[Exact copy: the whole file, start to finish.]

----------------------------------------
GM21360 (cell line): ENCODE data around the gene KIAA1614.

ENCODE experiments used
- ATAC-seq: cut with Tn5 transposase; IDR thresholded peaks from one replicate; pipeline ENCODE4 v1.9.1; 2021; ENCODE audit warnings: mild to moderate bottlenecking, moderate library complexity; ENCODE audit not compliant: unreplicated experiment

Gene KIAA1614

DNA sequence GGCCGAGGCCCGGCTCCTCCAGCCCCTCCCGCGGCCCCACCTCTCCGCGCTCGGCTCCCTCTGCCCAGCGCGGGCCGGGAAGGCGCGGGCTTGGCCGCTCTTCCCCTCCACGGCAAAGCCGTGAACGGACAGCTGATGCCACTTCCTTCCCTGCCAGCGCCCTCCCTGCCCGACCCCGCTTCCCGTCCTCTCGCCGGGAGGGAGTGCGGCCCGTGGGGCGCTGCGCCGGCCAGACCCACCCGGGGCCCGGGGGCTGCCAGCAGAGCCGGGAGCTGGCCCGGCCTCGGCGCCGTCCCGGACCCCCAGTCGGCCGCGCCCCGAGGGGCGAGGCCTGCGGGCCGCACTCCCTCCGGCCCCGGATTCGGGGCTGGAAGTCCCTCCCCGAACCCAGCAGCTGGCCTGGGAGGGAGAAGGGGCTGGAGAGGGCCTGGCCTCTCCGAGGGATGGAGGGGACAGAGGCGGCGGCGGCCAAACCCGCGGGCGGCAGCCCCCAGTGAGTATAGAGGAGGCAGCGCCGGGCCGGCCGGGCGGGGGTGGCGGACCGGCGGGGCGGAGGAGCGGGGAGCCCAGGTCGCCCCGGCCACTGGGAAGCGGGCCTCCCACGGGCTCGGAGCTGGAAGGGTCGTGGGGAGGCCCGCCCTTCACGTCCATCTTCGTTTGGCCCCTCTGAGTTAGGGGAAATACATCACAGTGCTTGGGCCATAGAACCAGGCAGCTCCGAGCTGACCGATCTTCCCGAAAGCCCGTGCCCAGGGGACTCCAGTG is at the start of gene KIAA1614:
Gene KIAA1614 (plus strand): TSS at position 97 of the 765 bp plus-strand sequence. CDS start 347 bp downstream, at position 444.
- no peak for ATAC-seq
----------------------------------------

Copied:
GM21360 (cell line): ENCODE data around the gene KIAA1614.

ENCODE experiments used
- ATAC-seq: cut with Tn5 transposase; IDR thresholded peaks from one replicate; pipeline ENCODE4 v1.9.1; 2021; ENCODE audit warnings: mild to moderate bottlenecking, moderate library complexity; ENCODE audit not compliant: unreplicated experiment

Gene KIAA1614

DNA sequence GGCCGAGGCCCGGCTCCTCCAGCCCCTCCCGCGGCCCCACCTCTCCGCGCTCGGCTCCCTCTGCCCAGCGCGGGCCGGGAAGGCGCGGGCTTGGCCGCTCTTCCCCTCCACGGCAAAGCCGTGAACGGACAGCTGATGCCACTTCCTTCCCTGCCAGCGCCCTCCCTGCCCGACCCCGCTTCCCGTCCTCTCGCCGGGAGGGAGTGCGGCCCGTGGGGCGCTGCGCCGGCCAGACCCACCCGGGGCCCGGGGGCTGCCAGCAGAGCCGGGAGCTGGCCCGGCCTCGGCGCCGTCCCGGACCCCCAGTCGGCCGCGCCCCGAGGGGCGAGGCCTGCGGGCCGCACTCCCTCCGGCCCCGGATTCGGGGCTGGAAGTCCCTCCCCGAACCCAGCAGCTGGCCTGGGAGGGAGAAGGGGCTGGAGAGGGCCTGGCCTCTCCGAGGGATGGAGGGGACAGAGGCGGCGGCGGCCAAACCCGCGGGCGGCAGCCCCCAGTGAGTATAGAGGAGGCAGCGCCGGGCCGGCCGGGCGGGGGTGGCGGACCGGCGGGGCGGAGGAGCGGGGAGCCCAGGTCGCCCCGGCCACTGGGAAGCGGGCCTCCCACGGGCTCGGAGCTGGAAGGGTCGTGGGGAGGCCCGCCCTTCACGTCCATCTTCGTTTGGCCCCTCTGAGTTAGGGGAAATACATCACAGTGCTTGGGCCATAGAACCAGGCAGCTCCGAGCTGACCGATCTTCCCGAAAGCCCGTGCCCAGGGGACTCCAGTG is at the start of gene KIAA1614:
Gene KIAA1614 (plus strand): TSS at position 97 of the 765 bp plus-strand sequence. CDS start 347 bp downstream, at position 444.
- no peak for ATAC-seq